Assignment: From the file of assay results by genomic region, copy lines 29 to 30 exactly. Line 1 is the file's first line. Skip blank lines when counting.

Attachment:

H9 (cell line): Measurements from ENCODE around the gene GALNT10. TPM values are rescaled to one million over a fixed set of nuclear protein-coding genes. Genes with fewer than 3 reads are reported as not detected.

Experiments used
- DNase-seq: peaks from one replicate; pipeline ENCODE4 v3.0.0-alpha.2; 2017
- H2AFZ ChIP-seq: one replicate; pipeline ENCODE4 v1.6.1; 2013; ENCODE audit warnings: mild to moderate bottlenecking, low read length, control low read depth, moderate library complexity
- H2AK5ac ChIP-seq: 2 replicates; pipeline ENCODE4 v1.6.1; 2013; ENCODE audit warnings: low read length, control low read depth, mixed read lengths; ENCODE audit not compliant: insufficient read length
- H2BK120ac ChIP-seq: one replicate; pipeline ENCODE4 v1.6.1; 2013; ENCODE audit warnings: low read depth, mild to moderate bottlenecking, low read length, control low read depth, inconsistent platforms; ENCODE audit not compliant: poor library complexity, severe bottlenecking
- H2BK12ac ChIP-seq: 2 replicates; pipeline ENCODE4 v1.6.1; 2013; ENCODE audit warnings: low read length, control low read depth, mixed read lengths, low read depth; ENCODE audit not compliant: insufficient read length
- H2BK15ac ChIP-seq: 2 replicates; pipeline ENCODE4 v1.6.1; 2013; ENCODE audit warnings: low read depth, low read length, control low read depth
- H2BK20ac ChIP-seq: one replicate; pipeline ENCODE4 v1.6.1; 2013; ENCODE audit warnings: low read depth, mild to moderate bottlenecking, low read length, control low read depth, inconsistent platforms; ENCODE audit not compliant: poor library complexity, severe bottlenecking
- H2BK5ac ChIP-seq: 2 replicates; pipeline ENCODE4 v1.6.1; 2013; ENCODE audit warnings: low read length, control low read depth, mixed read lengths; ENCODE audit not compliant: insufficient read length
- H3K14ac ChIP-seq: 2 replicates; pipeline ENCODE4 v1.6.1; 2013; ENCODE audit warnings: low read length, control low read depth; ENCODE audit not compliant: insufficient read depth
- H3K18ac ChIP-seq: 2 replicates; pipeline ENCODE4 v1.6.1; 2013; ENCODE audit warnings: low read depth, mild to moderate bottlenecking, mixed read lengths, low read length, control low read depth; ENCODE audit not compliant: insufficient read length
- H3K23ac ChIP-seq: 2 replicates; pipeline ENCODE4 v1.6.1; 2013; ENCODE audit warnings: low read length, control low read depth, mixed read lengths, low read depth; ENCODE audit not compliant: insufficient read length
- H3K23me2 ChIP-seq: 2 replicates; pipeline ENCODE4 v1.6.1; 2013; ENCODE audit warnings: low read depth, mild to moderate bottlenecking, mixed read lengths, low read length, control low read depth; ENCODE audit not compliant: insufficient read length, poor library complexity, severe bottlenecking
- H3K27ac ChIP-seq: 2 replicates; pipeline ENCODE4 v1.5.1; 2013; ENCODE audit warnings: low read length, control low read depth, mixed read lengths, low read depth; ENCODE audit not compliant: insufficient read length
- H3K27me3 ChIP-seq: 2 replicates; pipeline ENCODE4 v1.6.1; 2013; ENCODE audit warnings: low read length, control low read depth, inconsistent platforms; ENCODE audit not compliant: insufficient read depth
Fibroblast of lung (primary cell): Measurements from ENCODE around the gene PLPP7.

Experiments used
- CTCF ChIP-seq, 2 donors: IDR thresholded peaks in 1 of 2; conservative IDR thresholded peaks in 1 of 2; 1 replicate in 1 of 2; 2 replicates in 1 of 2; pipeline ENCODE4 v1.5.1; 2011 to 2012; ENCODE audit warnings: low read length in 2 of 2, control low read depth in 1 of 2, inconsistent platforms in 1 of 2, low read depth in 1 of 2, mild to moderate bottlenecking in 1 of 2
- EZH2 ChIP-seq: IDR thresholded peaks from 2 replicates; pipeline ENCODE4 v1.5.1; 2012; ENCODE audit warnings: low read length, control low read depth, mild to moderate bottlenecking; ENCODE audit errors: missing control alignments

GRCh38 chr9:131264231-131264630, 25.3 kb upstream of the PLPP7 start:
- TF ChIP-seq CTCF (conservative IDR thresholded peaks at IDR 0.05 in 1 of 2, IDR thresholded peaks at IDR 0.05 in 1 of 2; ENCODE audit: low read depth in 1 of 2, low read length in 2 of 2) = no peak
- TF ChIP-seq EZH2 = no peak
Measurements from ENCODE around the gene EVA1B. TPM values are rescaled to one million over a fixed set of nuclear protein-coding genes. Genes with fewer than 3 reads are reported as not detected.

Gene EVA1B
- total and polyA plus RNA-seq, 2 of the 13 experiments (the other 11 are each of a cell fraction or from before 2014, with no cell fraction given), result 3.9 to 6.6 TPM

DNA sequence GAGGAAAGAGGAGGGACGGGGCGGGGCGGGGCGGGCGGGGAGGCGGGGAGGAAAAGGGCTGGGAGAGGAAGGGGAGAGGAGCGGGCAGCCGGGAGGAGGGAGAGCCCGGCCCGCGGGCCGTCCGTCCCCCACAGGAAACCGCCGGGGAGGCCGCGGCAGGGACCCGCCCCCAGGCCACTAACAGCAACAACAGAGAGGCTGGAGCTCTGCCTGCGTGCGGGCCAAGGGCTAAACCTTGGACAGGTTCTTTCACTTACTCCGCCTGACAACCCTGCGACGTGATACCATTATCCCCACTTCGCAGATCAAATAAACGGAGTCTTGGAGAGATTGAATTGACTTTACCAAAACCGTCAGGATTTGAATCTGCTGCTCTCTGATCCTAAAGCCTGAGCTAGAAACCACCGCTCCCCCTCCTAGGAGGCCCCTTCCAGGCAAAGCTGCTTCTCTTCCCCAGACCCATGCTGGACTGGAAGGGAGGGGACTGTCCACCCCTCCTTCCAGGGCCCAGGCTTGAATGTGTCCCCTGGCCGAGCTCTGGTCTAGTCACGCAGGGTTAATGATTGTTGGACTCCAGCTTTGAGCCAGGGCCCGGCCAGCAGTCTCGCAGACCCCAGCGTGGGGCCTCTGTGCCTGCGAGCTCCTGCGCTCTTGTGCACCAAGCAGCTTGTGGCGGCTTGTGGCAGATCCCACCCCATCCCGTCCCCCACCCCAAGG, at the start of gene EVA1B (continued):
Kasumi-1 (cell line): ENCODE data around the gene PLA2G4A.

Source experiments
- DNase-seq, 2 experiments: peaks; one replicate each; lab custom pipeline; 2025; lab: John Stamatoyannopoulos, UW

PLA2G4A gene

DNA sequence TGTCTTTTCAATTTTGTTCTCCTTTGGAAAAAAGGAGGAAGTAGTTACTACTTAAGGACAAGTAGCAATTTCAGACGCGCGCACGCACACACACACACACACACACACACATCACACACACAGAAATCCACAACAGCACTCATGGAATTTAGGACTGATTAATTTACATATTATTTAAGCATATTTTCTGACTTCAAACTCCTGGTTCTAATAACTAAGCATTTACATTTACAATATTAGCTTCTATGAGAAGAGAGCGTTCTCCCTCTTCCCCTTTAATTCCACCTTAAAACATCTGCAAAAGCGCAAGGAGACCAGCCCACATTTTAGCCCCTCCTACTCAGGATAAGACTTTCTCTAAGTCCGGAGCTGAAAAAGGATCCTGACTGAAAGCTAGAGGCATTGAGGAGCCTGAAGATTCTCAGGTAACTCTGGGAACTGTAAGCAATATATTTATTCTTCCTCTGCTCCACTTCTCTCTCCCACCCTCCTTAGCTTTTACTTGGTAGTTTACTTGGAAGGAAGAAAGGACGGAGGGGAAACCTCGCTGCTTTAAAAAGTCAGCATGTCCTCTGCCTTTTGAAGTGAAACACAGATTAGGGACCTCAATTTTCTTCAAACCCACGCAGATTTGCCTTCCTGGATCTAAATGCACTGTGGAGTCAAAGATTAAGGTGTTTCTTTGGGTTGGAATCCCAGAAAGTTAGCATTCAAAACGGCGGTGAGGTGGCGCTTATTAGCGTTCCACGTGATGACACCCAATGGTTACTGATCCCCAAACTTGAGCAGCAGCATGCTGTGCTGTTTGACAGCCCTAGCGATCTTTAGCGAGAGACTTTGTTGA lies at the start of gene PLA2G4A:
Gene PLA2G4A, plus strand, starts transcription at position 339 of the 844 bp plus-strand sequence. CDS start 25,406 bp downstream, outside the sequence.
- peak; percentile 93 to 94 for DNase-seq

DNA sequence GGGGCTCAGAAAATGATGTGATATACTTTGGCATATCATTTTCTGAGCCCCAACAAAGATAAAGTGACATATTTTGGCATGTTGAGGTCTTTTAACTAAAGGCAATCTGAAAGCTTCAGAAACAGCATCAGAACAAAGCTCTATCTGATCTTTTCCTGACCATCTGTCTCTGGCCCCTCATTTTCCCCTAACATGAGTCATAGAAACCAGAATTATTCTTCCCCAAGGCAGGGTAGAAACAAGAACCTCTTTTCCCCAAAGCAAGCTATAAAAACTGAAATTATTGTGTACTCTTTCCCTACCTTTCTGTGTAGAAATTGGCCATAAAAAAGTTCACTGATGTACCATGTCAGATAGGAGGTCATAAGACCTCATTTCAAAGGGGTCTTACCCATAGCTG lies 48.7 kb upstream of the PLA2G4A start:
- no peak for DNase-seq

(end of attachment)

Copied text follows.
Source experiments
- DNase-seq, 2 experiments: peaks; one replicate each; lab custom pipeline; 2025; lab: John Stamatoyannopoulos, UW